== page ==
City Guide

Four hours in Cork

1 Dec 2005 by business traveller

Cork celebrated its status as European Capital of Culture in 2006. Felicity Cousins explores the charming city by foot, enjoying some local specialties and ringing a few bells along the way


1. Church of
St Anne Shandon

Start on the north
side of the river. At the top of the steep hill, on Church Street, is the Church
of St Anne Shandon. The four faces of the church clock all show slightly
different times and as a result Shandon tower is known locally as the four-faced
liar. For €3 you can climb the 120ft steeple (make sure you give the Bells of
Shandon a good ring on the way up). After squeezing up the narrow stairwells the
sense of space is impressive when you reach the top. The view engulfs you and it’s possible to walk around each
side of the tower.

2. St Patrick’s
Street

 

From the church, walk down
the steep winding streets, which will take you past the Cork Butter Museum
(covering Cork’s dairying history right up to the famous Kerry Gold butter) and
down to the River Lee. Cross over St Patrick’s Bridge and onto St Patrick’s
Street. This is the main shopping street, which follows the line of one of the
old rivers. The new street lamps here are causing quite a stir. Leaning inwards,
the long metal poles represent the sails of the trade boats, which used to come
into the city along the river. Designed by architect Beth Gali. they’re part of
Cork’s cultural makeover to mark its status as European City of Culture this
year. Their reception by locals has been mixed, with some believing the lamps
are an imposition on the traditional architecture and others welcoming the
modern touch.

3. The English Market

 

At the bottom of St Patrick’s Street turn left onto the Grande Parade and
you’ll find the English Market, which has been the site of a market since 1610.
The present covered building was built in 1788 but had to be renovated after a
fire in 1980. The market sells fresh produce, with everything from cheese and
bread to poultry and fish. Watch out for the crates full of seafood, so fresh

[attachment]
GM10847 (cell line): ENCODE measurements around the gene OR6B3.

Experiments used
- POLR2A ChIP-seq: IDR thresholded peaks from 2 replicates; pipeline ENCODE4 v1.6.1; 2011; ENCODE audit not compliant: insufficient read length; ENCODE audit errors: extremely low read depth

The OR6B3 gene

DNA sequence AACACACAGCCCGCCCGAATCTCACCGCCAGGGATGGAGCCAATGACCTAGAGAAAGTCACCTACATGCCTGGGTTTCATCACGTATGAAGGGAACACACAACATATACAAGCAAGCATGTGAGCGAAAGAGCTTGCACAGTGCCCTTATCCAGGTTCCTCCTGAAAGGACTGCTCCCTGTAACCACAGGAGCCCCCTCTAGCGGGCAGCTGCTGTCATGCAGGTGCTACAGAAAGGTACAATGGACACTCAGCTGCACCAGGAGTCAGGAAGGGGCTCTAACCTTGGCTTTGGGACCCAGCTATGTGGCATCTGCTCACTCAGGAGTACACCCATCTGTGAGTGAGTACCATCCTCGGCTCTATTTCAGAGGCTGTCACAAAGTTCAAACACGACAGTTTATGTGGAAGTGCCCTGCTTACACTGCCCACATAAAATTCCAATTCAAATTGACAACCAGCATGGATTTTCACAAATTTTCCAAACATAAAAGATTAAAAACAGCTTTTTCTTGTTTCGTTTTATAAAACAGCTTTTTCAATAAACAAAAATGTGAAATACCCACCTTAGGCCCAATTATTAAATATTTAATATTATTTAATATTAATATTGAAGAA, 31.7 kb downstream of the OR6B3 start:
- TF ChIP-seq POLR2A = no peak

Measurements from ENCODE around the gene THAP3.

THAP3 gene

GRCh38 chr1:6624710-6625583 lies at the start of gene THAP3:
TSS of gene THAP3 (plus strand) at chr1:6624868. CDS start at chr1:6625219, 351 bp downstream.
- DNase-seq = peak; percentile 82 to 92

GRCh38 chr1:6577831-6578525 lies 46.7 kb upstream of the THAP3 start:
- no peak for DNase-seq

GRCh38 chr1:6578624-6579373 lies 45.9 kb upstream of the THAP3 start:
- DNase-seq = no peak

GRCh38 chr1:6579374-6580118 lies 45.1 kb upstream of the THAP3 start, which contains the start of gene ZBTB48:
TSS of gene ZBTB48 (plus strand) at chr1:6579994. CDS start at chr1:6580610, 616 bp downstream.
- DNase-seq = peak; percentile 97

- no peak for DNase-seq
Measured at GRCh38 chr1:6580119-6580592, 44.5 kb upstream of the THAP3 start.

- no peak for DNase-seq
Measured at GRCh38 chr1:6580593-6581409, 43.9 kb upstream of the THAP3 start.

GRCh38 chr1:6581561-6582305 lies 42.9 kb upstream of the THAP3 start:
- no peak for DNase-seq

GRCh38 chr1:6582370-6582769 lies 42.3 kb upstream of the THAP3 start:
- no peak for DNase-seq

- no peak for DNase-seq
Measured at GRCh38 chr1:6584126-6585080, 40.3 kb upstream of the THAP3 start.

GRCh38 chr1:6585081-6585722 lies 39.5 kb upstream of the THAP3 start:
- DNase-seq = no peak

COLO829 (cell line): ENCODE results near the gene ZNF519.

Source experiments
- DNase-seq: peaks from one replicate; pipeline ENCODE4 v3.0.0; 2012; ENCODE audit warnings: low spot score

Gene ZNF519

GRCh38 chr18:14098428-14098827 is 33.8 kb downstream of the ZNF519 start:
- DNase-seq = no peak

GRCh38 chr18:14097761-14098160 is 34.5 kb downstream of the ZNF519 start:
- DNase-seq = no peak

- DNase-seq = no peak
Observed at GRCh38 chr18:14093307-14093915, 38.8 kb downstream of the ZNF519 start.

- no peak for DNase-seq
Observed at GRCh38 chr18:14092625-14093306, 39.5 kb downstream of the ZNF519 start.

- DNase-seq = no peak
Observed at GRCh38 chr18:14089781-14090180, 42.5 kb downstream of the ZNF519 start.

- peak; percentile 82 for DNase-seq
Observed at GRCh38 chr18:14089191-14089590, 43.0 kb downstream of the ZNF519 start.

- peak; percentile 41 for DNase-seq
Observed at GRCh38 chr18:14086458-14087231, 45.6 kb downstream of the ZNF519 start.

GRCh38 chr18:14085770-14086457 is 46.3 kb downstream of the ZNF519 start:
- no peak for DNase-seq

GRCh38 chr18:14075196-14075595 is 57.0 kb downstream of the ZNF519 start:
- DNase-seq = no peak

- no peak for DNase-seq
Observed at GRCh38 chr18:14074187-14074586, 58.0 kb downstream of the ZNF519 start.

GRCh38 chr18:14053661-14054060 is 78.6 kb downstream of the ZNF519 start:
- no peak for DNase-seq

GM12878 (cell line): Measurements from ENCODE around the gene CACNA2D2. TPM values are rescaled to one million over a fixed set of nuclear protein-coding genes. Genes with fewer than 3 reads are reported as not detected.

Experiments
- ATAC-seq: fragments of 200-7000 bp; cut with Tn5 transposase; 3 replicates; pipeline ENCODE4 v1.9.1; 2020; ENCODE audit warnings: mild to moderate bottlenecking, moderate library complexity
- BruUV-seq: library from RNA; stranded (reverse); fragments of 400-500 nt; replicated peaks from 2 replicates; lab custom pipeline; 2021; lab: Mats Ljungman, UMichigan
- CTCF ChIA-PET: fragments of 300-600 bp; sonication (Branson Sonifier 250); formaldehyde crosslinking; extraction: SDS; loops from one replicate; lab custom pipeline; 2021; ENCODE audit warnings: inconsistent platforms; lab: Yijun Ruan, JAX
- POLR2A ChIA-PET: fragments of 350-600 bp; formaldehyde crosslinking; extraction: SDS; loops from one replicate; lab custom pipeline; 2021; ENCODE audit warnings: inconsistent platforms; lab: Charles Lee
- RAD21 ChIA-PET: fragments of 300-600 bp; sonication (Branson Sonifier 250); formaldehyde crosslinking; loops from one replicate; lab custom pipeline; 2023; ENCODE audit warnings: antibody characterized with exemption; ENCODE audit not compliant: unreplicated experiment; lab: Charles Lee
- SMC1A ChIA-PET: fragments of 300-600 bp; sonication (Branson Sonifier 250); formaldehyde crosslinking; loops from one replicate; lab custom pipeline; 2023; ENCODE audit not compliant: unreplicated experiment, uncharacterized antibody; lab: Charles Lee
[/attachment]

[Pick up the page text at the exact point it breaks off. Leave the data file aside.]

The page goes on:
it’s still wriggling. The smoked salmon is popular, but to try a Cork specialty
ask for the drisheen: dried sheep’s blood and herbs in long sausage-like bags.
Upstairs is the popular Farmgate Café and Restaurant, which takes all its
ingredients from the market below (you’ll need to book; tel +353 21 427 8134)
and serves traditional lunches including a delicious and tender Irish stew. It’s
around €10 for a main course (open 8.30am-5.30pm).

4. Bishop Lucey Park
and Beamish and Crawford Brewing Company

 

Opposite the English Market on the Grand Parade is one of the entrances
to Bishop Lucey Park, a place of calm among the bustle of shoppers. There is a
fountain, and the remains of the old city walls can still be seen. Walk through
the park to South Main Street and the Beamish and Crawford Brewing Company where
you can take a tour to see the making of the famous Beamish Stout (a one-hour
tour costs €7). Tours run only in the mornings from 10.30am – perhaps a little
early for a drink unless you’re a hardened stout drinker (tel +353 2149 11 100;
beamish.ie).

5. The Crawford Municipal Art Gallery

 

From South Main Street walk north and turn right onto Castle
Paul Street, straight into Emmet Place for the Crawford Municipal Art Gallery.
It houses over 2,000 permanent exhibits, which range from the 18th century up to
the modern day. The building was originally the Cork Custom House dating back to
1724. Entrance to the museum and all of its exhibitions is free. During the
winter there is a huge exhibition on Cork-born neoclassical painter James Barry,
running from October 22, 2005 until March 4, 2006. Opening hours are 10am-5pm,
Monday to Saturday (tel +353 21 427 3377;
crawfordartgallery.com).

 

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